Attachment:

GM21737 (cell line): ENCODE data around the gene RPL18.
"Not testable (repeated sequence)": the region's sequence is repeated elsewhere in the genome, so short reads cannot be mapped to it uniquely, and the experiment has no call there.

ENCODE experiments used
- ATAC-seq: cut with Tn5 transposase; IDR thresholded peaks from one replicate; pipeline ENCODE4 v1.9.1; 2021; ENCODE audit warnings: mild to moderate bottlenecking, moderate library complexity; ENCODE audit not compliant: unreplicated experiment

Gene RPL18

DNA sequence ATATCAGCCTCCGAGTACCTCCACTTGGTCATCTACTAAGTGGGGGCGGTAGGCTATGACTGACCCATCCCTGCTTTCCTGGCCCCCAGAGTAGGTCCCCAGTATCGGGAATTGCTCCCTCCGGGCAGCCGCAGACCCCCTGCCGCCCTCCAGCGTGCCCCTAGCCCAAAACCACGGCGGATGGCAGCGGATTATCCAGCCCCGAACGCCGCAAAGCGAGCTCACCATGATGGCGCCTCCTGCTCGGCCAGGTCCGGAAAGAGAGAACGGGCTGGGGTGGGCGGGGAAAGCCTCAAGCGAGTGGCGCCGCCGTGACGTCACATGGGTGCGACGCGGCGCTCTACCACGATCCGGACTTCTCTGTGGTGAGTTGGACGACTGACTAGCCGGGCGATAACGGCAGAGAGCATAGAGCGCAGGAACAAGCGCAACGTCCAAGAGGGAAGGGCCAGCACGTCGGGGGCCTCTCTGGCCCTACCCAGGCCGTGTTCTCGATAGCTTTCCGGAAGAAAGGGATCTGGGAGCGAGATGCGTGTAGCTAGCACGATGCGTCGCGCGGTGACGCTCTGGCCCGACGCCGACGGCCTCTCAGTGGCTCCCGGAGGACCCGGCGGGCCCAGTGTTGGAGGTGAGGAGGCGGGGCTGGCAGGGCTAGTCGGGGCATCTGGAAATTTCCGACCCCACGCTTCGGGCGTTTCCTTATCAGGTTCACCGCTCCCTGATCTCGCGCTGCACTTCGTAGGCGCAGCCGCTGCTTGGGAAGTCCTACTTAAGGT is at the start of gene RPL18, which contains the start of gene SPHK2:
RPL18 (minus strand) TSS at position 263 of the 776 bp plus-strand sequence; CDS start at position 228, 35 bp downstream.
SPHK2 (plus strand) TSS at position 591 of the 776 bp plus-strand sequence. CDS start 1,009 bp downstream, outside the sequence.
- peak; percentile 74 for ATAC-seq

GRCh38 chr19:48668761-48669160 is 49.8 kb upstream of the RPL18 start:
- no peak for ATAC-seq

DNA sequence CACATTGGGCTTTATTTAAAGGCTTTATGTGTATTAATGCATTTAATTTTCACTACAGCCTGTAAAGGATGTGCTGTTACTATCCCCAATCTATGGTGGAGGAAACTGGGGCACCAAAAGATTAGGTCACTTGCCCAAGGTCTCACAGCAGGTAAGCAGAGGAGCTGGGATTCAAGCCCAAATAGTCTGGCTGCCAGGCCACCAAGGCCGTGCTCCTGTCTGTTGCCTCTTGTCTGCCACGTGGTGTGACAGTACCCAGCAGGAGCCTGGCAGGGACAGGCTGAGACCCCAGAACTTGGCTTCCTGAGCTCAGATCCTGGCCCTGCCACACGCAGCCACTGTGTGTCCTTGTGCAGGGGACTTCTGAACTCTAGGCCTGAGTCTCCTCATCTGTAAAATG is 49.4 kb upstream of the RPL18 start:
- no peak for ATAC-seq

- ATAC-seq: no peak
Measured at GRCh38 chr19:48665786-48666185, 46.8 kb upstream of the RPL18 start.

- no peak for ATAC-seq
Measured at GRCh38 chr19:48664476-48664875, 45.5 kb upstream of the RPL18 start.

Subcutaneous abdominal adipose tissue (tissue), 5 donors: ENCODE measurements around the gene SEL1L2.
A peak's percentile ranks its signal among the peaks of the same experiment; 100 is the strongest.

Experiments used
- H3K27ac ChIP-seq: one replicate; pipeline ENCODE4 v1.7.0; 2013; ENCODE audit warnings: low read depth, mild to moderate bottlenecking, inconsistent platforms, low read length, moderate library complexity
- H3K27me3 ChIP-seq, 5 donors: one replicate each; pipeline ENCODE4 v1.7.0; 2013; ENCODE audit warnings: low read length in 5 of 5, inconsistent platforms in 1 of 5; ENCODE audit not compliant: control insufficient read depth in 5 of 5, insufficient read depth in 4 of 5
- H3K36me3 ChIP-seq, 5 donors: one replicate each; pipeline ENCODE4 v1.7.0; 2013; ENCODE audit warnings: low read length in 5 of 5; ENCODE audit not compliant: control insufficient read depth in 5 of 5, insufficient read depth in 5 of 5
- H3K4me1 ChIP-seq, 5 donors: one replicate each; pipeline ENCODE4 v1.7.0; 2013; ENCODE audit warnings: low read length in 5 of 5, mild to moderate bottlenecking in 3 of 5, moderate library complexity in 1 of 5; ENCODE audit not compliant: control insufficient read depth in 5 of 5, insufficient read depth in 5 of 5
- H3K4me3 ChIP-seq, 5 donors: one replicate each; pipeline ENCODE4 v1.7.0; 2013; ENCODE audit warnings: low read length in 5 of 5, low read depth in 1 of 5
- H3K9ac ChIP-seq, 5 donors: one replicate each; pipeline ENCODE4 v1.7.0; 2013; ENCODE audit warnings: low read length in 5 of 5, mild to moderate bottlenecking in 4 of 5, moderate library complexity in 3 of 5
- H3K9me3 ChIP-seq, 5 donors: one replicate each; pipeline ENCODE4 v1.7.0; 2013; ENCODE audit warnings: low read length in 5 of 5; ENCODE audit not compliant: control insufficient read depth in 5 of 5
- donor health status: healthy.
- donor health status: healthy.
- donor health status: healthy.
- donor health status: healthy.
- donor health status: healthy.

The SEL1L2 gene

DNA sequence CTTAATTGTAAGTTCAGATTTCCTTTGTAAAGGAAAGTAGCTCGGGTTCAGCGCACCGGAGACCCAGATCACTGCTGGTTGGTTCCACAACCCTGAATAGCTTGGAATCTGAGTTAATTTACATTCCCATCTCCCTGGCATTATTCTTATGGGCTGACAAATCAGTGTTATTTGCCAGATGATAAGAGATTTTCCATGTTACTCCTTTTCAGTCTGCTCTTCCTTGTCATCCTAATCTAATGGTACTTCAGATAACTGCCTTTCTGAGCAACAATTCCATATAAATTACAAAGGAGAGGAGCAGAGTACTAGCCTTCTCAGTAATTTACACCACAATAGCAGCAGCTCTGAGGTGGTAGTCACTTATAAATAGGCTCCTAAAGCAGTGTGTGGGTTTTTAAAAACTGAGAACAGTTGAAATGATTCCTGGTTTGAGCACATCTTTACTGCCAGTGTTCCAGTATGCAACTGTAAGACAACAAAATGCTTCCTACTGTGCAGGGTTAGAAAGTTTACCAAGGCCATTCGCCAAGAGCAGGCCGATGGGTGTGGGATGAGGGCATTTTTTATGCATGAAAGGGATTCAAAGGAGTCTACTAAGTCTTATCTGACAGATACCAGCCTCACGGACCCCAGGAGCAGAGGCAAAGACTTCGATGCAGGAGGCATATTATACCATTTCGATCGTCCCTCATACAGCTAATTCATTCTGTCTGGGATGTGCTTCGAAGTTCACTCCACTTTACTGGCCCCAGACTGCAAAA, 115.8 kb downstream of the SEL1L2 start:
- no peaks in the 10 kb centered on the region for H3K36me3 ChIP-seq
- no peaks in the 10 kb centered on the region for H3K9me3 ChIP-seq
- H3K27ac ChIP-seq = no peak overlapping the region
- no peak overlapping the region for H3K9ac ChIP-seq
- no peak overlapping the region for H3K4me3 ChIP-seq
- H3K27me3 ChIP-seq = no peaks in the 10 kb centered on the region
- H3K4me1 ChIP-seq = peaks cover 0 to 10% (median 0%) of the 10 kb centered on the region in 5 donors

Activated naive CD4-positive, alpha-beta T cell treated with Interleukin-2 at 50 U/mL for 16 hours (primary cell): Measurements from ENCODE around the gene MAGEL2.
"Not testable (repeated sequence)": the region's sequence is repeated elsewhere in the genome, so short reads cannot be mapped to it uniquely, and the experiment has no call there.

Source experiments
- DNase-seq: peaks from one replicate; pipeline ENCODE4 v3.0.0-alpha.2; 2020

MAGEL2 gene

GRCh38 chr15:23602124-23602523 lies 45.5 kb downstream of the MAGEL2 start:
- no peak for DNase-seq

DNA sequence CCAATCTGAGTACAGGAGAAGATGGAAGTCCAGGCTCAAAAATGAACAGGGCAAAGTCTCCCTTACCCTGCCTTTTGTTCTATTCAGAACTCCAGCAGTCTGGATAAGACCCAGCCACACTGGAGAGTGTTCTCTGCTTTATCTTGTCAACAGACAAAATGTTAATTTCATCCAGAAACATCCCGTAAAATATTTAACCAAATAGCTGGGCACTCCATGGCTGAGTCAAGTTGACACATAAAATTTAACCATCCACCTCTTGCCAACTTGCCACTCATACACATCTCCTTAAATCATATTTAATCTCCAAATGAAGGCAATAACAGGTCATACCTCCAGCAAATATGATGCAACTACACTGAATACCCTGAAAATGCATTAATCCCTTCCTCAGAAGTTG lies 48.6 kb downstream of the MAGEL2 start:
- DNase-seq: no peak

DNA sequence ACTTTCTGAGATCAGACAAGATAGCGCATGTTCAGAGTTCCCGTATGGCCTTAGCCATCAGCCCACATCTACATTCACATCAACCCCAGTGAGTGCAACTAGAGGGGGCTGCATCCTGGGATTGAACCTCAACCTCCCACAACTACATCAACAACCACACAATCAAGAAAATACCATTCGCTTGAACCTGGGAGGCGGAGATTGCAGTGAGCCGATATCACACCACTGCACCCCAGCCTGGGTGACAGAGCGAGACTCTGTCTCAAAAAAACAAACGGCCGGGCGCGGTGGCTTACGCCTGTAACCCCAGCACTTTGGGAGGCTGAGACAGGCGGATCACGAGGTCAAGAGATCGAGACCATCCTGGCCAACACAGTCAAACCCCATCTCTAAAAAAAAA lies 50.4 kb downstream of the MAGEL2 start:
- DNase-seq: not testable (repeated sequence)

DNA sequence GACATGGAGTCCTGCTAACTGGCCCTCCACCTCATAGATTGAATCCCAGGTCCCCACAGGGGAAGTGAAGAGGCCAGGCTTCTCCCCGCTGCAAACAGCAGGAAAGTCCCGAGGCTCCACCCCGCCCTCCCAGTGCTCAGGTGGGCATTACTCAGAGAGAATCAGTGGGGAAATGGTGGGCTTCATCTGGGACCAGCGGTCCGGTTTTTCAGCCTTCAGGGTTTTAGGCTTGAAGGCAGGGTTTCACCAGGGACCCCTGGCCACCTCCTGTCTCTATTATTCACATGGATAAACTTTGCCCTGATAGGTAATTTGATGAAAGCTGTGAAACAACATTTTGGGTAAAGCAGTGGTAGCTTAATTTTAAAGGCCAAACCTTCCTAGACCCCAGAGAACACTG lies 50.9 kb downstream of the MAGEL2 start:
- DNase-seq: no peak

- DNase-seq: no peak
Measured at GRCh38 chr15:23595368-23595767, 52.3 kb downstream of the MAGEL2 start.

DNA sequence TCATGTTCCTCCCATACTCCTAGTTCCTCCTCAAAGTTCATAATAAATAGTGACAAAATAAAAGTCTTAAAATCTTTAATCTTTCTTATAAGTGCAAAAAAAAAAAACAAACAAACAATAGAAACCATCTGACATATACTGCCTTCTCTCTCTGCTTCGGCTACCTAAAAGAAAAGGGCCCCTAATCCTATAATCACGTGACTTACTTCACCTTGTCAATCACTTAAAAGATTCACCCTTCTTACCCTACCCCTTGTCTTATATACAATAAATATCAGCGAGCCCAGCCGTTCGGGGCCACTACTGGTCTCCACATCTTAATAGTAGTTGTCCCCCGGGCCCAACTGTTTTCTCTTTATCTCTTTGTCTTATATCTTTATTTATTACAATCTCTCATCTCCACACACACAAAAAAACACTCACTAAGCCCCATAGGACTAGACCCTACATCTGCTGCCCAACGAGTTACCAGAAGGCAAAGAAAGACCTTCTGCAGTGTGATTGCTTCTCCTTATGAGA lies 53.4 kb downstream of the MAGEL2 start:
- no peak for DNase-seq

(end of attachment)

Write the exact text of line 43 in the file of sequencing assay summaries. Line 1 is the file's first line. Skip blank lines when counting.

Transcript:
"Not testable (repeated sequence)": the region's sequence is repeated elsewhere in the genome, so short reads cannot be mapped to it uniquely, and the experiment has no call there.